Eligible municipalities encouraged to register for participation in historic opioid settlement

Michigan Attorney General Dana Nessel is urging eligible municipalities to register and voluntarily participate in two historic opioid settlements that would bring nearly $800 million to Michigan over 18 years.  

The participation cutoff date for local governments to receive direct payments is January 2, 2022. 

“I encourage all of our state’s eligible municipalities to register for this historic settlement,” Nessel said. “This funding would support ongoing prevention and treatment efforts across the state, and I have long argued that much-needed financial support should be coming from those who created this crisis—not the communities suffering through it. Participation is vital to better equip those communities to address the crisis head on.” 

The state formally signed on to the proposed multibillion-dollar national settlements in August, which is with Johnson & Johnson and the three largest pharmaceutical distributors in the country: Cardinal Health, McKesson, and AmerisourceBergen.  

The historic agreements were announced in July and was the result of ongoing efforts to hold these companies responsible for their roles in contributing to the opioid epidemic gripping this country.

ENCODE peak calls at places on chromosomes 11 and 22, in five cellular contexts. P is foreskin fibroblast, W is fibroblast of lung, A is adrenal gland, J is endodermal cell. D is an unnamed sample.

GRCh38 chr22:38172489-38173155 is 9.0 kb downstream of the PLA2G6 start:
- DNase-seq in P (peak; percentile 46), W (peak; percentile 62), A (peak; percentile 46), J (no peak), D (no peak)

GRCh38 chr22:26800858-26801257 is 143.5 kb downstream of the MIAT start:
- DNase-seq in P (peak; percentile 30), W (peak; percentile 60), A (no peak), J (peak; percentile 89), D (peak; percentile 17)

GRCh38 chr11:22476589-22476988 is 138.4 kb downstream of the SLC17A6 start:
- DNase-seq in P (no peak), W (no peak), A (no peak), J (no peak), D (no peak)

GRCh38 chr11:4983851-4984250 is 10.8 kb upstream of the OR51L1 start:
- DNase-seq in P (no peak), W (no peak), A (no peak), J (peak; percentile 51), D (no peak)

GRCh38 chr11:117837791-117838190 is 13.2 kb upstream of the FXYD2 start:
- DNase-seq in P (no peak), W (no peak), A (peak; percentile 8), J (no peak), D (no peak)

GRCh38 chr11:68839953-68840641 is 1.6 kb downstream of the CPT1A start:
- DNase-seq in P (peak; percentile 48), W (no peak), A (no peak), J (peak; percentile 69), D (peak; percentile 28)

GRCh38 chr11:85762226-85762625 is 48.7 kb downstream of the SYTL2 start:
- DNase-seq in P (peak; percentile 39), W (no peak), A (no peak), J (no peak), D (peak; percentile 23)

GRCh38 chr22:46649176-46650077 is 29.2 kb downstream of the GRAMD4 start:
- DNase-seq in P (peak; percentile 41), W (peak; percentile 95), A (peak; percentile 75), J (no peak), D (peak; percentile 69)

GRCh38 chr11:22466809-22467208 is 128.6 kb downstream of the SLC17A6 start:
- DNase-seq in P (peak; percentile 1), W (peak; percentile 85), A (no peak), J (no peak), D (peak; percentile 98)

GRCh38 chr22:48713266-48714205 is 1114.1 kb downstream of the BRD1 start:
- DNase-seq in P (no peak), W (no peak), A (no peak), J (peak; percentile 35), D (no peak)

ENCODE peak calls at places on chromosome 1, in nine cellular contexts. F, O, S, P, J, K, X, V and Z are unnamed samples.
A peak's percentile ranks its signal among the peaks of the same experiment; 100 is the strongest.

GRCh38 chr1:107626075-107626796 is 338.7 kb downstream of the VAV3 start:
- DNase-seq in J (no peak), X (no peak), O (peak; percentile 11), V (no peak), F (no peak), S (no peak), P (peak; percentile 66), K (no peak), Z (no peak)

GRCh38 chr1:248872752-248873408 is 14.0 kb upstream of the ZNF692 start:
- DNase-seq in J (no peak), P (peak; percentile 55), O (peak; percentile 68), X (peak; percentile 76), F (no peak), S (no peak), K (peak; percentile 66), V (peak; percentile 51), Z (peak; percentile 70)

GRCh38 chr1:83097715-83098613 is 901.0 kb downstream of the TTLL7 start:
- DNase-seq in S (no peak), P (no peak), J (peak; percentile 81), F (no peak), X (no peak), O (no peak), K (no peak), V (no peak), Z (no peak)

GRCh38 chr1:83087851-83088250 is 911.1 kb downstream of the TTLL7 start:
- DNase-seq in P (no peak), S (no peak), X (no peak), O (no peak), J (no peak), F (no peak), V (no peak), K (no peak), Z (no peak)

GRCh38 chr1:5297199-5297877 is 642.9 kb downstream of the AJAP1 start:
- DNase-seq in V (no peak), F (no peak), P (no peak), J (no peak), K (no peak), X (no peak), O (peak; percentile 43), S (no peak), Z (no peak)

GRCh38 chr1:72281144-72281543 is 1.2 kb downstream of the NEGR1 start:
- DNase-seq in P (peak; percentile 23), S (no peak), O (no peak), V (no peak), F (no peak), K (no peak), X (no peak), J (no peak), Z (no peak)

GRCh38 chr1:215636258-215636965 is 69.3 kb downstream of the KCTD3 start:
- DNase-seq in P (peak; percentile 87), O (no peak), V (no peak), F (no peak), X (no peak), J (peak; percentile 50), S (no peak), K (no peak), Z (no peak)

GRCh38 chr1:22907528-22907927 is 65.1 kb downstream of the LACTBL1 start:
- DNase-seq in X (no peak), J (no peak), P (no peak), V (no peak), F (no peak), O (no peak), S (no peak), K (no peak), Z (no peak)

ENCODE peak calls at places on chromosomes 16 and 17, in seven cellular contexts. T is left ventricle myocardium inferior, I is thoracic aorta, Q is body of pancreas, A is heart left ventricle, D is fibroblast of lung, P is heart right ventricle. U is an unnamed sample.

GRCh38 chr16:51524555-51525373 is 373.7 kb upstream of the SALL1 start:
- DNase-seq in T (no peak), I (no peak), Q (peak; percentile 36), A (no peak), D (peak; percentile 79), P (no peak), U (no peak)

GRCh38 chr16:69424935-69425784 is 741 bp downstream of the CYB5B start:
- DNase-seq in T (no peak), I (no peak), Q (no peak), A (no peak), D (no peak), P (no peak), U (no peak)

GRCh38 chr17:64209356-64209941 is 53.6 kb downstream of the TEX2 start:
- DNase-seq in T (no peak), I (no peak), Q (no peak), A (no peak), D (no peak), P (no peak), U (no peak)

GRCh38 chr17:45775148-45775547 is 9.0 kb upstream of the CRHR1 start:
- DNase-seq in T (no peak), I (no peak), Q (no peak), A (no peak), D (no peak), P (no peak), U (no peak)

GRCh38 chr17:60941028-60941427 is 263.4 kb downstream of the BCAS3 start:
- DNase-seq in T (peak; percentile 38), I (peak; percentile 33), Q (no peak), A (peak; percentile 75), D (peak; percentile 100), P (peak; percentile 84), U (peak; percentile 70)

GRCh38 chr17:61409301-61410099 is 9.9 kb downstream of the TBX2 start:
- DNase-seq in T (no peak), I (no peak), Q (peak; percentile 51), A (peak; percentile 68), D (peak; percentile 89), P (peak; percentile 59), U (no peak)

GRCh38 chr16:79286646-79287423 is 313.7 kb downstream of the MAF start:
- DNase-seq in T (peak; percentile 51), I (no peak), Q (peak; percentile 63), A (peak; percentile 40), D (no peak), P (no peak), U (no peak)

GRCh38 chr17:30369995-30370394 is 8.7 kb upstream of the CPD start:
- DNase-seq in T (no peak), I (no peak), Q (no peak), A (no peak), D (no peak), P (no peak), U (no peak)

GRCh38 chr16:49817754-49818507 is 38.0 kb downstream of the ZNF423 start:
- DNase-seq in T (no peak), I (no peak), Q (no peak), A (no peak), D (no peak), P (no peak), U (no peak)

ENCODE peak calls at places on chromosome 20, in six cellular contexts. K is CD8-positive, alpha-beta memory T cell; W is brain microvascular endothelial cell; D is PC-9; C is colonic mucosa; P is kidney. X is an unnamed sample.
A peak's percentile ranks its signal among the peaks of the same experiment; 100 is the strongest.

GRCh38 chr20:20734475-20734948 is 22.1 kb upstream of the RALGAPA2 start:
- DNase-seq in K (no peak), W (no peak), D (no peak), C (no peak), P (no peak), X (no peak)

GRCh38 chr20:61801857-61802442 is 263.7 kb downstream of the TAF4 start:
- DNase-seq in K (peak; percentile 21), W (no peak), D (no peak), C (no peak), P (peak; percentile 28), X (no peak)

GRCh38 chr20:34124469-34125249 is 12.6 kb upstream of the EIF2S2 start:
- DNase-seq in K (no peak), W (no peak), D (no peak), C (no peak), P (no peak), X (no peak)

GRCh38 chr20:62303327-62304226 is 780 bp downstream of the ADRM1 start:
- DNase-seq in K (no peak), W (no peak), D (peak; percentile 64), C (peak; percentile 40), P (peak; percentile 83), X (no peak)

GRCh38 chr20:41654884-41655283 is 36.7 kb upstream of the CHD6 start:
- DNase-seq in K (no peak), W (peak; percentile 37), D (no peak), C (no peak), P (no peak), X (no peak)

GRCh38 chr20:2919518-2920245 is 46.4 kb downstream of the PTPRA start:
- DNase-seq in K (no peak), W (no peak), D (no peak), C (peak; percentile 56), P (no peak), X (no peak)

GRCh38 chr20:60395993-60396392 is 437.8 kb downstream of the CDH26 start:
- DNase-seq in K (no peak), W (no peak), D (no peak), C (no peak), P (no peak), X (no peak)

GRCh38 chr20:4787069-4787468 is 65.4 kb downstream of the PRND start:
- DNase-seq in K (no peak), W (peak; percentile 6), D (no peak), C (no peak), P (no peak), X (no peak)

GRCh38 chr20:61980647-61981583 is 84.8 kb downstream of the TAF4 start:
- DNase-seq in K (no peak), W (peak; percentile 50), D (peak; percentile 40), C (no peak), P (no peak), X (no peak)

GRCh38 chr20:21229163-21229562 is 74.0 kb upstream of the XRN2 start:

Based on the settlement terms, there are 277 local units of government – called subdivisions in the settlement agreement – eligible to participate in Michigan. 

Each of Michigan’s counties are part of that 277 total. Other municipalities are eligible if the municipality is currently litigating against the defendants or the municipality has a population of 10,000 people or more. 
The department has a full list of eligible subdivisions on its website at www.michigan.gov/ag.

Eligible subdivisions that have not yet registered are asked to email AG-OpioidLitigation@michigan.gov for additional instructions. The deadline is January 2 to participate and receive direct payments. 

Michigan stands to receive up to nearly $800 million over the life of the settlements, which is dependent in part on participation of local governments. Spending priority would be placed on treatment and prevention. Only the 1998 national tobacco settlement has involved more dollars than this proposed settlement. 

Additional information on this historic settlement can be found on the Department’s website. The direct URL is michigan.gov/AGOpioids


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